07 December 2012 10:32 [Source: ICB]
Significant imports into Europe early next year could bring prices down sharply amid ongoing macroeconomic weakness
European styrene prices face continued upward pressure from a bullish benzene market as December approaches, but weak end-user demand is keeping margins between the two slim according to sources.
Prompt availability for styrene in Europe remains ample, despite the force majeure at Shell's Moerdijk site in November, as offtake from key end-use markets like polystyrene (PS) and expandable polystyrene (EPS) eases ahead of the holiday period.
November material traded several times in late November at $1,470-1,480/tonne (€1,132-1,140/tonne) FOB (free on board) Rotterdam, and there was even a deal as low as $1,455/tonne on a CIF (cost, insurance and freight) basis.
MARKET IN CONTANGO
The market is in contango, however, with December cargoes opening relatively steady since the previous week's close at $1,510-1,540/tonne, while January material was higher still at $1,530-1,560/tonne.
Bids for December cargoes went as high as $1,560/tonne, and there were deals heard at $1,570/tonne for December and a prompt November trade at $1,550/tonne.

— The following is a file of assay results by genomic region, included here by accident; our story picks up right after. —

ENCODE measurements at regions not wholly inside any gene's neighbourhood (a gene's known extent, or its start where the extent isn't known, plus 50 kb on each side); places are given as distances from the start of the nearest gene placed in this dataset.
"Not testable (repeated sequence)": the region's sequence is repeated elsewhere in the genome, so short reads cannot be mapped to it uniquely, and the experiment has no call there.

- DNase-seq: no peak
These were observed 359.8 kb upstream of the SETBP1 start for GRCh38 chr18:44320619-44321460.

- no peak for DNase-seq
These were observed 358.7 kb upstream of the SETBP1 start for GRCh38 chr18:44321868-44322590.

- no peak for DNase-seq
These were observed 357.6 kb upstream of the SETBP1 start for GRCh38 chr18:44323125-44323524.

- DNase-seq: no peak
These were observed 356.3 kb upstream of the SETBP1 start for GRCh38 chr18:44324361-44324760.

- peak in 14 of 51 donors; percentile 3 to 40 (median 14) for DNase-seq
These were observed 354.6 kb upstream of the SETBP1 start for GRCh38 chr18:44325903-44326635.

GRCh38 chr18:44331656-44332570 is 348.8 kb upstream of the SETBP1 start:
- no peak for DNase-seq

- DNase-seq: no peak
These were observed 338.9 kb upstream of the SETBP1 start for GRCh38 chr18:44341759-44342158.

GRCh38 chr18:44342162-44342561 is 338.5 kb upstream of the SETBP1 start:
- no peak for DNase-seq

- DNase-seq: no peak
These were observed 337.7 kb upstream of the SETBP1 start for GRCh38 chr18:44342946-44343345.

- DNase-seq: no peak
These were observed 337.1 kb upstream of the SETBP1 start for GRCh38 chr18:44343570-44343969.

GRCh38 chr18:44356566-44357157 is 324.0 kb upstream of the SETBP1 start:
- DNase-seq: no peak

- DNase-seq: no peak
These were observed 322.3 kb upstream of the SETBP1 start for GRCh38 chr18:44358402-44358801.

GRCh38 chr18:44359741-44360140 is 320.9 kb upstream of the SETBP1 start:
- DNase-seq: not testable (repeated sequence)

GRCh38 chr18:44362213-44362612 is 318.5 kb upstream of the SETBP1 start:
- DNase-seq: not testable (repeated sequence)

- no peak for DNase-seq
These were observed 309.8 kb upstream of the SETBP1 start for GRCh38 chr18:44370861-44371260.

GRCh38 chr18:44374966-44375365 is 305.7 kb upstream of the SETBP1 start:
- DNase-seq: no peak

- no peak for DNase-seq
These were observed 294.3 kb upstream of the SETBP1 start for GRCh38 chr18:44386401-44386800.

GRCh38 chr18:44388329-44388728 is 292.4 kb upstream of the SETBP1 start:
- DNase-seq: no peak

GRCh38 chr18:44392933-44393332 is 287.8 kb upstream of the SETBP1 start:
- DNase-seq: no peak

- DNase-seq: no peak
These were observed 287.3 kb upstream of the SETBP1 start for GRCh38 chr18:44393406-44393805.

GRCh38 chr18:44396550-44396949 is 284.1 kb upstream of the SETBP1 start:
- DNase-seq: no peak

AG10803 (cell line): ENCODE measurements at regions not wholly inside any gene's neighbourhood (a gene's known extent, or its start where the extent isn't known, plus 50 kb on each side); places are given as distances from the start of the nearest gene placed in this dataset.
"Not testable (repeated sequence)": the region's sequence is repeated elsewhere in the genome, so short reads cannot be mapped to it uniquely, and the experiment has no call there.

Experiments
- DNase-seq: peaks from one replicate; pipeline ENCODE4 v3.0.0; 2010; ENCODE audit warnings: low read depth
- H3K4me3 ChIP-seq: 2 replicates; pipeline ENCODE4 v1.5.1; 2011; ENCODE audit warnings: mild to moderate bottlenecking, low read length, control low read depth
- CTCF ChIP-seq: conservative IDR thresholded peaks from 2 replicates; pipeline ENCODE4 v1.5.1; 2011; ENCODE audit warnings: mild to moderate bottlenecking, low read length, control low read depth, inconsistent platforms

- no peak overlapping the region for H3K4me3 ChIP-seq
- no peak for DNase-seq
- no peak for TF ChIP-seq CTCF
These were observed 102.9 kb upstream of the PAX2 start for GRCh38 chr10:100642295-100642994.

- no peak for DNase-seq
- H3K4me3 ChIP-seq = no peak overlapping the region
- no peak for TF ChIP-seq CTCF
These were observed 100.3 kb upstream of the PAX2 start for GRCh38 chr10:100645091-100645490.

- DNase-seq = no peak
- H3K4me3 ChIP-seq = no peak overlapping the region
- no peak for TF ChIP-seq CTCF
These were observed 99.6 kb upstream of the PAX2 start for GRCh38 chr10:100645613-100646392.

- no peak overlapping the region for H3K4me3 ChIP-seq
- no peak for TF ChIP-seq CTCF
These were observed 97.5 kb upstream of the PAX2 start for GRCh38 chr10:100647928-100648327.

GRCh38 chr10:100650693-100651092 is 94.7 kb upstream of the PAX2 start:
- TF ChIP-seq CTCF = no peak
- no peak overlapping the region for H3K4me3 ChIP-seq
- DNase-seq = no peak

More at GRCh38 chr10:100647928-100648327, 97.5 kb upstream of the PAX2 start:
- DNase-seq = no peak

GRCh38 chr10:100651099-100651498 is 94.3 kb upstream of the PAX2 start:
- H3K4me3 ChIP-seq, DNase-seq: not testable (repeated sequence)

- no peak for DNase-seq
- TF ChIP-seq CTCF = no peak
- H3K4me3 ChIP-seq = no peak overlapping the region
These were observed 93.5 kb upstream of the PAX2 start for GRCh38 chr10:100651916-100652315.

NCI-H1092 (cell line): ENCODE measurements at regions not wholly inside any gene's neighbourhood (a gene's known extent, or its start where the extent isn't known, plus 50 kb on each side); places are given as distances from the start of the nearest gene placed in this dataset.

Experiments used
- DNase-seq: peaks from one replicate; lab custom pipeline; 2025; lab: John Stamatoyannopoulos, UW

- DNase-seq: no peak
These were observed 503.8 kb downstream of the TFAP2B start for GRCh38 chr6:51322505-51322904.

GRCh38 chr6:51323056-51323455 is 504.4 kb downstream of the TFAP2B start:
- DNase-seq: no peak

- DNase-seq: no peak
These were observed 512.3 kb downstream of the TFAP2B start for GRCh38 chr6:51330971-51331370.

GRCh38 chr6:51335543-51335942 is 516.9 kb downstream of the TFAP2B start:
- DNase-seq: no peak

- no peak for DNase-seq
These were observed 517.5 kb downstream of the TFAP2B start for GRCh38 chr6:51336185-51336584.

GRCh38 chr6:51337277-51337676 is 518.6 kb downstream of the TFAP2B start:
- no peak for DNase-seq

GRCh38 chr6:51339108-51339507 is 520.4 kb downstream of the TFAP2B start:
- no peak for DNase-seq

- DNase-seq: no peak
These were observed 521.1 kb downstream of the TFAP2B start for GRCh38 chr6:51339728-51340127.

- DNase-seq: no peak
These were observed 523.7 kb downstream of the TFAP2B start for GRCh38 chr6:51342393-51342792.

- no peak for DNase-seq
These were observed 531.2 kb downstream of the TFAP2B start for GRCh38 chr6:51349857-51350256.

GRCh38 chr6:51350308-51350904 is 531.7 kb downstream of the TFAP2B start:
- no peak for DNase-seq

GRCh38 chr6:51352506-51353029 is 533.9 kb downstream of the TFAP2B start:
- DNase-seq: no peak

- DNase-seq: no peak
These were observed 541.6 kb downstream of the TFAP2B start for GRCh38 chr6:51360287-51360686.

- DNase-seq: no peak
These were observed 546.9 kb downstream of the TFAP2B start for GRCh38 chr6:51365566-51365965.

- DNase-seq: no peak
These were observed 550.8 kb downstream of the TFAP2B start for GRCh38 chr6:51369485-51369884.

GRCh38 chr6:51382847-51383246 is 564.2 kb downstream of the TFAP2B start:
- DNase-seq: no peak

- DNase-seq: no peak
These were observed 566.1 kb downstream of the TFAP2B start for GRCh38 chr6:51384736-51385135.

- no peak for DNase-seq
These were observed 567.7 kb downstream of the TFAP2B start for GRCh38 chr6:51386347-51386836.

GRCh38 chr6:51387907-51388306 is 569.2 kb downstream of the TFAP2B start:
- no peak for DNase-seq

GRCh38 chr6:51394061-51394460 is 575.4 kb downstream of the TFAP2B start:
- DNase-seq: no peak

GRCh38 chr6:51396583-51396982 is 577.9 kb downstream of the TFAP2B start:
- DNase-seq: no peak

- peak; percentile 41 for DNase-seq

However, it remains unclear whether the current spike will be sustainable, as the previous styrene bull-run, stemming from supply concerns following the Moerdijk force majeure, was short-lived.
"It depends on whether Moerdijk comes back on line by the end of [November]," said one major consumer.
And while the next two months are looking firmer, there was concern that any major import volumes into Europe early next year could bring prices down sharply amid macroeconomic weakness.
"I do have a bit of a fear we are going to see a big load of imports, and January is going to see a massive fall in pricing," one trader said.
LACK OF ARBITRAGE
Currently there does not appear to be arbitrage between the regions, with Asian material valued as high as $1,590/tonne FOB Korea for December, while previously the US market hovered around the $1,530/tonne level on a FOB basis, in a quiet market ahead of the Thanksgiving holidays.
Conversely, with as much as 15,000 tonnes being shipped from Rotterdam to Asia, and an additional 7,000-10,000 tonnes of space being looked for, there is even some speculation that Europe could tighten in the coming weeks despite the weak derivative demand.
With European benzene looking poised to move up further in December on bullish fundamentals, pressure will remain on styrene in a market where production margins are already tight.
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